Recently, I was lucky enough to visit the mighty Victoria Falls. As I stood at the falls’ edge drenched in spray, I spotted double rainbows formed by sunlight being refracted through the water droplets.
One of the first people to explain how rainbows form was the Persian mathematician Kamal al-Din al-Farisi, who was born around 1260. Using a glass sphere filled with water to represent a raindrop, he showed that sunlight is bent as it enters the drop, reflects off the back of the drop, and is bent again on its way out. If rays are reflected twice inside the drop, a secondary rainbow is formed with the colours reversed. Here’s a more detailed explanation. Around the same time Theorodic of Freiberg performed a similar experiment. The two were not in contact, but both had been influenced by Ibn al-Haytham‘s Book of Optics. You can find out more about al-Farisi and al-Haytham in the 1001 Inventions exhibition.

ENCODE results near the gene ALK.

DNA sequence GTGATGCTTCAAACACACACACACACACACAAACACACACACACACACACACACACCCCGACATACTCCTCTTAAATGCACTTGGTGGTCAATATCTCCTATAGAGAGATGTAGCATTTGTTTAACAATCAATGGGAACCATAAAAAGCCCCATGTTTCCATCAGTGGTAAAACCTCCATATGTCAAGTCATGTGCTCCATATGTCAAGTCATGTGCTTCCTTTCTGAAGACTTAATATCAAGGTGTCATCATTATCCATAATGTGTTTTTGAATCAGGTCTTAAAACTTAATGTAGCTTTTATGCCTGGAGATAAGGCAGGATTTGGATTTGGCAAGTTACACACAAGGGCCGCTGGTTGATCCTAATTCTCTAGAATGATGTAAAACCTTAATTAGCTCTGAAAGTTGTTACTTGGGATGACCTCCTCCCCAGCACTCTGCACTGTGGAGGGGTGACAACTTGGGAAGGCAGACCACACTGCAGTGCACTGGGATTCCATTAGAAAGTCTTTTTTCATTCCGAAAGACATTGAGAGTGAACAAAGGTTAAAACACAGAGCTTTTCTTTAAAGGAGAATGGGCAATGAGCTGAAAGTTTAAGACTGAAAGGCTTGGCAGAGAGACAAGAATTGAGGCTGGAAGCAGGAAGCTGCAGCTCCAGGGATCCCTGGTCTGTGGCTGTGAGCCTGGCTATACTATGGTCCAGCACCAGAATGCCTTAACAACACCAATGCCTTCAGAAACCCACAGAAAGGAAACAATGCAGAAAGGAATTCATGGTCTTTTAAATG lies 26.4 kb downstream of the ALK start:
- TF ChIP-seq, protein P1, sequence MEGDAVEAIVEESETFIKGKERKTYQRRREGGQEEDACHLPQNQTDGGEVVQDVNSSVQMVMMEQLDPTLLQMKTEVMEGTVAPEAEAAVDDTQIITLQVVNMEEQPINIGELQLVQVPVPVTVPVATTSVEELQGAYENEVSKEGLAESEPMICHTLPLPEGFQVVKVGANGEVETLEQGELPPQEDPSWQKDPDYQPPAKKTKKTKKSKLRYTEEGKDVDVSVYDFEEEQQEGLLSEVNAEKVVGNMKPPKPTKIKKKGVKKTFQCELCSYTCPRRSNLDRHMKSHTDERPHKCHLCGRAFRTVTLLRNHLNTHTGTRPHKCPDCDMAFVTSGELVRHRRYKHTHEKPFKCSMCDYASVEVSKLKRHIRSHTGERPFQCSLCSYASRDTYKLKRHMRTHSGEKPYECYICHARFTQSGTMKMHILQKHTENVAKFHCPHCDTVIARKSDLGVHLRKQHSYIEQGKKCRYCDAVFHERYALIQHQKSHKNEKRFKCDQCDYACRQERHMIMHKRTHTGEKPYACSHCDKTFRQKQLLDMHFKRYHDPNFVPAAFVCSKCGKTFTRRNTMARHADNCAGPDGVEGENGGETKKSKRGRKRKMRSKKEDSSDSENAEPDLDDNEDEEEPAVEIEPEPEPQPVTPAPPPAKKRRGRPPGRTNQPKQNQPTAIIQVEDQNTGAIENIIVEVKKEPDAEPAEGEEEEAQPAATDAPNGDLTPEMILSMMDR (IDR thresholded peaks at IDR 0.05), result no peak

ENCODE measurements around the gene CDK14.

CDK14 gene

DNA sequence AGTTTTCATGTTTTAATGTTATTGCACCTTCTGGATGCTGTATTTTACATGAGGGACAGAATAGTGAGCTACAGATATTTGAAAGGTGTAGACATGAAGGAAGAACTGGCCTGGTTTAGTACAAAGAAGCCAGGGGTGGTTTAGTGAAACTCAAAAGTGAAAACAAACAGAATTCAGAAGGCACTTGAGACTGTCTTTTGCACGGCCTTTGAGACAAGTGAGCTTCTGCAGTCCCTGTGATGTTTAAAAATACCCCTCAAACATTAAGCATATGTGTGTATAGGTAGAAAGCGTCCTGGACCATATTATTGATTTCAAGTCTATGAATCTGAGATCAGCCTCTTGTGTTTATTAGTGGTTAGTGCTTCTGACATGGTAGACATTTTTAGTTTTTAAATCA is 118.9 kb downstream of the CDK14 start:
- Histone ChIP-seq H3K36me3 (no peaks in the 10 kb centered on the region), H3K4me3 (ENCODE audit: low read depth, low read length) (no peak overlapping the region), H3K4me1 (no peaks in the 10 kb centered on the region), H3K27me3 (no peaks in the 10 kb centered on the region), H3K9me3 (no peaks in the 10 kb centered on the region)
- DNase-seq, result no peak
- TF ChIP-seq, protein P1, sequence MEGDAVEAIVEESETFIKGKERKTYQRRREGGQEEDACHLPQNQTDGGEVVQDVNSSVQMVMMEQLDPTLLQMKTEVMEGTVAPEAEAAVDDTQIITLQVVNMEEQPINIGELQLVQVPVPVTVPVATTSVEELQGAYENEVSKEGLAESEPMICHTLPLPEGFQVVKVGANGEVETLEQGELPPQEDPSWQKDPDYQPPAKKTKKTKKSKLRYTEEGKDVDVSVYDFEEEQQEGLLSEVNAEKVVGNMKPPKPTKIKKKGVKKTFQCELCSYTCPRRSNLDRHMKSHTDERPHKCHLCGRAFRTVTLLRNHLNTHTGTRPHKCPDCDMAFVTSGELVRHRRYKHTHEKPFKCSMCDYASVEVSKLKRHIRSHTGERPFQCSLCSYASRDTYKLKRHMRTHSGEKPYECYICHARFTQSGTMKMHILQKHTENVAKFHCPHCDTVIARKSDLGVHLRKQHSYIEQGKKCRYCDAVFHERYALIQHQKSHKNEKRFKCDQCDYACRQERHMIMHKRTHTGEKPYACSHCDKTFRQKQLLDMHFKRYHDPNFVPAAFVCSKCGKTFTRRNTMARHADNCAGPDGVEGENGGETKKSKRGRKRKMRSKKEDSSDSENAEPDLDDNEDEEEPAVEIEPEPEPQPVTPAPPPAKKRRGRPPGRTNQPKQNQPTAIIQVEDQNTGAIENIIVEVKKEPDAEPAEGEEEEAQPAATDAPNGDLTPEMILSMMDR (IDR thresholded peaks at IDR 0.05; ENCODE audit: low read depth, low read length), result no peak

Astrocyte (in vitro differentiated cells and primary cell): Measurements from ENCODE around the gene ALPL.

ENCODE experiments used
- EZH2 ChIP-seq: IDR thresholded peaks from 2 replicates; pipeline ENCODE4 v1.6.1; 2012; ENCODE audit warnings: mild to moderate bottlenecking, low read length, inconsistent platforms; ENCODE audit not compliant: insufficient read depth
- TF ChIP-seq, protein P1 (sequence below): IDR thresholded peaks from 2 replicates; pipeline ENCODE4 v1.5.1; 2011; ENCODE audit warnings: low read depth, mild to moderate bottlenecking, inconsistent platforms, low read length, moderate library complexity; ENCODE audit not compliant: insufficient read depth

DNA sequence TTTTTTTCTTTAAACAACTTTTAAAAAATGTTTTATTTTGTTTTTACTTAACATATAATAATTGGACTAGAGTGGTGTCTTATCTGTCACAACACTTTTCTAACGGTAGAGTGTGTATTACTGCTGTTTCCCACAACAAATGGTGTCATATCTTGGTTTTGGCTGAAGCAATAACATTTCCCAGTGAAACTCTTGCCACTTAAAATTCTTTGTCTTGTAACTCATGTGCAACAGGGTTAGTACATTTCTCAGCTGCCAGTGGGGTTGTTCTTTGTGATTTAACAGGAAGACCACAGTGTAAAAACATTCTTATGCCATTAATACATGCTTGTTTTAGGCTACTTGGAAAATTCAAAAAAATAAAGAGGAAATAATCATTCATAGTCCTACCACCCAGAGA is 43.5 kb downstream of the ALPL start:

Isaac Newton explained that the rainbow’s colours arise as a result of white light being split into its constituent colours. Many people will have childhood memories of making a Newton colour wheel with a disc of cardboard and a pencil. Here’s a late 19th century version.
As our understanding of the nature of light has continued to change, so has our understanding of the rainbow. For a detailed account of how people have portrayed rainbows in science and beyond, check out Raymond Lee and Alastair Fraser’s The Rainbow Bridge: Rainbows in Art, Myth and Science.